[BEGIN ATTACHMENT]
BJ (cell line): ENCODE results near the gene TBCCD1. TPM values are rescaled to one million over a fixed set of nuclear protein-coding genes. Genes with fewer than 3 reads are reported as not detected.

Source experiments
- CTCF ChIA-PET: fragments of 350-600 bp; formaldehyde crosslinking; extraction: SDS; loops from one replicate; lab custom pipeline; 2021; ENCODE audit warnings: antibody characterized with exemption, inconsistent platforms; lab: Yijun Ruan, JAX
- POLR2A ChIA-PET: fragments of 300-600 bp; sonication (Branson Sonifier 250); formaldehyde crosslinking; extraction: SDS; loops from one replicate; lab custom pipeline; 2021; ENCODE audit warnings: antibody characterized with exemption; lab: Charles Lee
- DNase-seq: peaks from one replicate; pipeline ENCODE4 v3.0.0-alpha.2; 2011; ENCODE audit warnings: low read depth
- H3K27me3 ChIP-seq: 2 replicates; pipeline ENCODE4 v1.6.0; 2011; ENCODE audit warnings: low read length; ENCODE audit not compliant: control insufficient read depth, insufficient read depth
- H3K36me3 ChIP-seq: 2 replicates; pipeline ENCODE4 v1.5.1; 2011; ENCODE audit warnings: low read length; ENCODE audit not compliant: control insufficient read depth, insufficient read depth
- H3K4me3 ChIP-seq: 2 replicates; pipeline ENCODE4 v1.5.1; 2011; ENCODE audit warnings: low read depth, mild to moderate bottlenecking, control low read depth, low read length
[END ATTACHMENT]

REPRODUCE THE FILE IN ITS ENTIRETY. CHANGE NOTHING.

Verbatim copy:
BJ (cell line): ENCODE results near the gene TBCCD1. TPM values are rescaled to one million over a fixed set of nuclear protein-coding genes. Genes with fewer than 3 reads are reported as not detected.

Source experiments
- CTCF ChIA-PET: fragments of 350-600 bp; formaldehyde crosslinking; extraction: SDS; loops from one replicate; lab custom pipeline; 2021; ENCODE audit warnings: antibody characterized with exemption, inconsistent platforms; lab: Yijun Ruan, JAX
- POLR2A ChIA-PET: fragments of 300-600 bp; sonication (Branson Sonifier 250); formaldehyde crosslinking; extraction: SDS; loops from one replicate; lab custom pipeline; 2021; ENCODE audit warnings: antibody characterized with exemption; lab: Charles Lee
- DNase-seq: peaks from one replicate; pipeline ENCODE4 v3.0.0-alpha.2; 2011; ENCODE audit warnings: low read depth
- H3K27me3 ChIP-seq: 2 replicates; pipeline ENCODE4 v1.6.0; 2011; ENCODE audit warnings: low read length; ENCODE audit not compliant: control insufficient read depth, insufficient read depth
- H3K36me3 ChIP-seq: 2 replicates; pipeline ENCODE4 v1.5.1; 2011; ENCODE audit warnings: low read length; ENCODE audit not compliant: control insufficient read depth, insufficient read depth
- H3K4me3 ChIP-seq: 2 replicates; pipeline ENCODE4 v1.5.1; 2011; ENCODE audit warnings: low read depth, mild to moderate bottlenecking, control low read depth, low read length